Even children aren't safe from the dangers of the latest technology. In 2016, McDonald's jumped on the health bandwagon by offering wearable fitness trackers for kids in Happy Meals.

Apparently, the designers were too busy with Big Macs to test the watchband devices, because several kids were reportedly burned or irr

itated on the wrist. More than 30 million trackers were recalled within a few weeks.

11. Apple iMac G3

The iMac line brightened up a dreary 1998 with bold, translucent colors and futuristic design. Too bad Apple kept tweaking what was under the hood. If Apple fans bought a new one each time the specs were upgraded, they had three computers in the space of eight months.

By the end of its first year, the G3 came with more storage, memory, processor speed, color choices and presumably, more teeth-gnashing stress for early adopters.

12. Amazon Kindle

It's the one mystery you couldn't read on the Kindle itself: the Case of the Plummeting Price Tag. When early adopters snatched up the Kindle 2 in early 2009, it was a luxury purchase of $359. Every few months, the price dropped, until spring 2010 when the e-reader was just under $200.

Bookworms who snapped one up at that price soon saw red when the new Kindle 3 was released weeks later, $70 cheaper and with wi-fi capability. Luckily, older Kindles make great Frisbees.

13. iPhone 4

For Apple fans, getting the latest iPhone is like Christmas, Easter and your birthday all rolled up into one. Those who bought the iPhone 4 in the first days, however, realized the newest gadget was like receiving socks from your Grandma. It dropped calls, reception was terrible and Apple denied anything was wrong.

Finally, the company relented, and told consumers that the external antenna was exposed around the phone's outer shell, advising users not to touch the antenna when making calls. This promoted the infamous "you're holding it wrong" meme. One phone bumper later, and everyone was good, except for those few on Day 1 who called their local Apple Genius a few names that would make Grandma blush.

14. Blackberry 5810

The first Blackberry phone sold by RIM in 2002 had everything a caller could want, except for a way to speak and listen. Users had to add an external earpiece with a mic attached so they could make a phone call.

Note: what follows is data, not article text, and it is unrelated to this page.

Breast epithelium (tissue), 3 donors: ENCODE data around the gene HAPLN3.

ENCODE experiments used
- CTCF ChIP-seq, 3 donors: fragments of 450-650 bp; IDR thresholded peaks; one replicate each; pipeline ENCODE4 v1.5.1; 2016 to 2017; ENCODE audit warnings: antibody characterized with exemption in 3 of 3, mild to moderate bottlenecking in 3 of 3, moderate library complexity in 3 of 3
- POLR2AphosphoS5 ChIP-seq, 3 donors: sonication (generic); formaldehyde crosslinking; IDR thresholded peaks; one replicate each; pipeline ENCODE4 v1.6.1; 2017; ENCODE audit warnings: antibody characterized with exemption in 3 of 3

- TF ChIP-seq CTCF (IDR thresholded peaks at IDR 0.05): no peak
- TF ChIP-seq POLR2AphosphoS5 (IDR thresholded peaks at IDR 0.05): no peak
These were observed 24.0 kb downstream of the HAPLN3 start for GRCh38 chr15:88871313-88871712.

Early adopters who snapped up these Crackberries learned their lesson just a few months later, when the company unveiled three new phones that could actually make calls without additional wires or cords.

15. XBOX 360

Windows users know the Blue Screen of Death, but XBox 360 gamers had their own Red Ring of Death when the console came out in 2007. Like the Eye of Sauron, players never knew when the Red Ring of Death would appear, and soon they feared the omen of crashed games and overheated hardware.

Microsoft pulled $1 billion in repairs and extended warranties from its wizard hat to make the problem go away.

16. HD-DVD

In 2008, two technologies met in the Octagon for a no-holds-barred fight: HD-DVD and Blu-ray. The battle was fierce, but Blu-ray swept the leg and knocked HD-DVD down, leaving it in the dust.

HD-DVD
credit: Flickr/Matt

While Blu-ray users did a victory dance, consumers shoved their HD-DVD players into the closet with their LaserDisc machines and Apple Newton tablets.

17. Amazon Fire Phone

If any other phone should have burst into flames, it was the Amazon Fire phone. After all, it has "fire" right there in the name. But no, the Amazon Fire phone was a consumer blaze that never caught wind.

Users abandoned it when they couldn't use basic apps like Google Maps or Starbucks, and the phone's core function was really just to sell stuff on Amazon. The price started at $650, dropped to $200 with a contract, and bottomed out at a mere 99 cents after just eight weeks on the market.

18. Apple Maps

When it launched in 2012, Apple Maps got plenty of people lost, but found tons of late-night punchlines. The directions were often comically wrong, like displaying a nail-biting plunge in the Brooklyn Bridge, or directing people to a Cincinnati airport via the runway.

Apple threw together mapping information from over two dozen sources to create the app, and it showed. Although Apple Maps has improved greatly in later versions, there's still a Tumblr on the topic, celebrating missing buildings and left turns into the sea.